"In everything we do we try to show that we are true ministers of God. We patiently endure troubles and hardships and calamities of every kind. We have been beaten, been put in jail, faced angry mobs, worked to exhaustion, endured sleepless nights, and gone without food. We have proved ourselves by our purity, our understanding, our patience, our kindness, our sincere love, and the power of the Holy Spirit."
2 Corinthians 6:4-6
Helen Roseveare is a short, no-nonsense Irish doctor with steely blue eyes and a wry wit. When I met her in 1994, she was a spry seventy and reminded me of a favorite elderly aunt or grandmother. Just looking at her, one would not guess that she had spent the better part of her life serving Christ as a medical missionary in Zaire (now the Congo)or that she had been beaten and raped repeatedly by rebels during the Simba Rebellion in the early 1960s. Despite her incredible suffering and subsequent emotional breakdown, she managed to come back to work and accomplish amazing things for Christ in the jungle of that land.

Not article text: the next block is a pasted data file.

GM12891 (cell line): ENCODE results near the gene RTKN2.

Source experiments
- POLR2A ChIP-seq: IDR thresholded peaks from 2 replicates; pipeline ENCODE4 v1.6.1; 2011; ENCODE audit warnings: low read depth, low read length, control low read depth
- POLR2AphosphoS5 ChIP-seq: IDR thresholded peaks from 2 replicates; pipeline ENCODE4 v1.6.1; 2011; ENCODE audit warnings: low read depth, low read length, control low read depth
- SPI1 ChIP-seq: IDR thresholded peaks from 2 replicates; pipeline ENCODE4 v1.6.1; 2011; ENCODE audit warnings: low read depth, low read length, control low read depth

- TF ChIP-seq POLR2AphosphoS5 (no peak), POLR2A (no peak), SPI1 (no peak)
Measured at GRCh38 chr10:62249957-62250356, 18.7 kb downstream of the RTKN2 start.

I was in Kenya interviewing her for a radio program. As she spoke of her horrible experience with the rebels, a thunderstorm passed overhead and rain pounded on the tin roof of the cottage. When she was finished, she said, "I'll have nightmares tonight from this."
I said, "I would ever have asked you for an interview if I had known it would have this effect on you."
She dismissed my remark with a short wave of her hand: "No, no. The Lord told me that if I'm going to tell this story, I can't be like a phonograph record. I'll have to feel each time I tell it."
Then she said something incredible: "People would ask me, 'Was it worth all the sufferingwhat you accomplished there?' And I'd tell them, no, it's been too costly. All I got done doesn't offset what I paid personally.
"But then the Lord spoke to me. He said, 'Helen, that's the wrong question. The questions is not, Was it worth it? The question is, Am I worthy?' And I said, 'Of course you are, Lord. You are worthy.'"
I was talking that day with a woman set right side up, her head in heaven and her feet planted firmly on the earth.
Do I believe that such devotion is really attainable by "ordinary" Christians? If so, what am I doing about it? If not, how can I open myself up to God's refining work?
Father, thank you for the example of godly leaders such as Helen Roseveare. Help me not merely to admire them from afar but to be inspired by them to follow your example.
"All the holy men seem to have gone off and died. There's no one left but us sinners to carry on the ministry."
Jamie Buckingham, author
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